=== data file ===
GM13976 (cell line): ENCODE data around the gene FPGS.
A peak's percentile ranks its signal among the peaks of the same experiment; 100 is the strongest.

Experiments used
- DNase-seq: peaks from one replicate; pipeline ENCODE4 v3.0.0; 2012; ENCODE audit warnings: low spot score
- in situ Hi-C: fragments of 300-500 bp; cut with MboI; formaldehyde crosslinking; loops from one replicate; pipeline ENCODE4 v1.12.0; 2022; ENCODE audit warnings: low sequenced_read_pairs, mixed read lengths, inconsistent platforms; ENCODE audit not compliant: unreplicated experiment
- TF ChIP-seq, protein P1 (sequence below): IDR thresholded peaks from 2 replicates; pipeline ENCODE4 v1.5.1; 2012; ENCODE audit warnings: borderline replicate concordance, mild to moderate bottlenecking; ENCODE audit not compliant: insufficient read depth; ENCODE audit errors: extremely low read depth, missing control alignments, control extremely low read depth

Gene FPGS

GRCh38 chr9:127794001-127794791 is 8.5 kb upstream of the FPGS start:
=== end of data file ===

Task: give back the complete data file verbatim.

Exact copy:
GM13976 (cell line): ENCODE data around the gene FPGS.
A peak's percentile ranks its signal among the peaks of the same experiment; 100 is the strongest.

Experiments used
- DNase-seq: peaks from one replicate; pipeline ENCODE4 v3.0.0; 2012; ENCODE audit warnings: low spot score
- in situ Hi-C: fragments of 300-500 bp; cut with MboI; formaldehyde crosslinking; loops from one replicate; pipeline ENCODE4 v1.12.0; 2022; ENCODE audit warnings: low sequenced_read_pairs, mixed read lengths, inconsistent platforms; ENCODE audit not compliant: unreplicated experiment
- TF ChIP-seq, protein P1 (sequence below): IDR thresholded peaks from 2 replicates; pipeline ENCODE4 v1.5.1; 2012; ENCODE audit warnings: borderline replicate concordance, mild to moderate bottlenecking; ENCODE audit not compliant: insufficient read depth; ENCODE audit errors: extremely low read depth, missing control alignments, control extremely low read depth

Gene FPGS

GRCh38 chr9:127794001-127794791 is 8.5 kb upstream of the FPGS start: